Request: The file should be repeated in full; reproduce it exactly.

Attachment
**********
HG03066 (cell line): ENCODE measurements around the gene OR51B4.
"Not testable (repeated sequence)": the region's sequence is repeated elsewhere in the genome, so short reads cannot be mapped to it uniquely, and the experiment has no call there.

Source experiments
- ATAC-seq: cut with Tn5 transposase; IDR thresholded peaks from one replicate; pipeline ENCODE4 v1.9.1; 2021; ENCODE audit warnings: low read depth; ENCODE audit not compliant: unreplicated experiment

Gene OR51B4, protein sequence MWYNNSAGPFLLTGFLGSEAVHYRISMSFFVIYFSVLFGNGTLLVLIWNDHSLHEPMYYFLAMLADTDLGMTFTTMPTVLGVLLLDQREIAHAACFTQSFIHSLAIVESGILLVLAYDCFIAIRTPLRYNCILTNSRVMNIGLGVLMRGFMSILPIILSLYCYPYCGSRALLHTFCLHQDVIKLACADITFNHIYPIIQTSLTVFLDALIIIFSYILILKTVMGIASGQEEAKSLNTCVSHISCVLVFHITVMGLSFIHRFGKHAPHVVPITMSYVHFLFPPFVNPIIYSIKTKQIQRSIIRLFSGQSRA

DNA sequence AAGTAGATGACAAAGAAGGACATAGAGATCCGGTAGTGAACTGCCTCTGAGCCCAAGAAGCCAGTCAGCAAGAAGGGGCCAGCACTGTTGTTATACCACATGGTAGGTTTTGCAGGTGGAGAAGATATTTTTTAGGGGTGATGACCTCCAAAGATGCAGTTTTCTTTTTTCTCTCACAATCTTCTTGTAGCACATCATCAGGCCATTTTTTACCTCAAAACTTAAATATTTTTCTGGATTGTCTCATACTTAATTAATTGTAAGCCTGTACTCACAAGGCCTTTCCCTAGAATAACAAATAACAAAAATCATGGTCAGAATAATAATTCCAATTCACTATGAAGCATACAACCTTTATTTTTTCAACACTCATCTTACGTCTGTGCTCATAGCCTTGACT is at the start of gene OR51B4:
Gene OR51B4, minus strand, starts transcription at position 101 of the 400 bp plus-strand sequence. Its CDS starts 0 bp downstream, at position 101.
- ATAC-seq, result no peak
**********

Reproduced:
HG03066 (cell line): ENCODE measurements around the gene OR51B4.
"Not testable (repeated sequence)": the region's sequence is repeated elsewhere in the genome, so short reads cannot be mapped to it uniquely, and the experiment has no call there.

Source experiments
- ATAC-seq: cut with Tn5 transposase; IDR thresholded peaks from one replicate; pipeline ENCODE4 v1.9.1; 2021; ENCODE audit warnings: low read depth; ENCODE audit not compliant: unreplicated experiment

Gene OR51B4, protein sequence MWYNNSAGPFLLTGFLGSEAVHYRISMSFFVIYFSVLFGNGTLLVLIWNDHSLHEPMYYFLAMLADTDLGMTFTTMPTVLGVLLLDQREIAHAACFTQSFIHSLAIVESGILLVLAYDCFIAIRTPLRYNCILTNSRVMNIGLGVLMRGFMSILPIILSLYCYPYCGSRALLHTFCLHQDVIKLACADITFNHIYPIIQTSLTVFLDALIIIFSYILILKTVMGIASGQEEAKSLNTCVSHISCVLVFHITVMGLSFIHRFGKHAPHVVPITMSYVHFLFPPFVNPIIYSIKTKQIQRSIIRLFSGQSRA

DNA sequence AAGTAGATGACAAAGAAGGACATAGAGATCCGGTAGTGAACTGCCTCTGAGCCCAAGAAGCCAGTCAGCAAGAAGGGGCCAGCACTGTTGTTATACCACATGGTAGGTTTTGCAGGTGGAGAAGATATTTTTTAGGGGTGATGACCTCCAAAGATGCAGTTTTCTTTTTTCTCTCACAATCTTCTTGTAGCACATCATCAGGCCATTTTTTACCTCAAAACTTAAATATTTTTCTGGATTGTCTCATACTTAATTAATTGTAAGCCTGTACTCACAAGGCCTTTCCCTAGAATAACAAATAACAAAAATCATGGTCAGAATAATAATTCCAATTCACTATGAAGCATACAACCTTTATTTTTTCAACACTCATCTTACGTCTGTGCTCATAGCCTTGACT is at the start of gene OR51B4:
Gene OR51B4, minus strand, starts transcription at position 101 of the 400 bp plus-strand sequence. Its CDS starts 0 bp downstream, at position 101.
- ATAC-seq, result no peak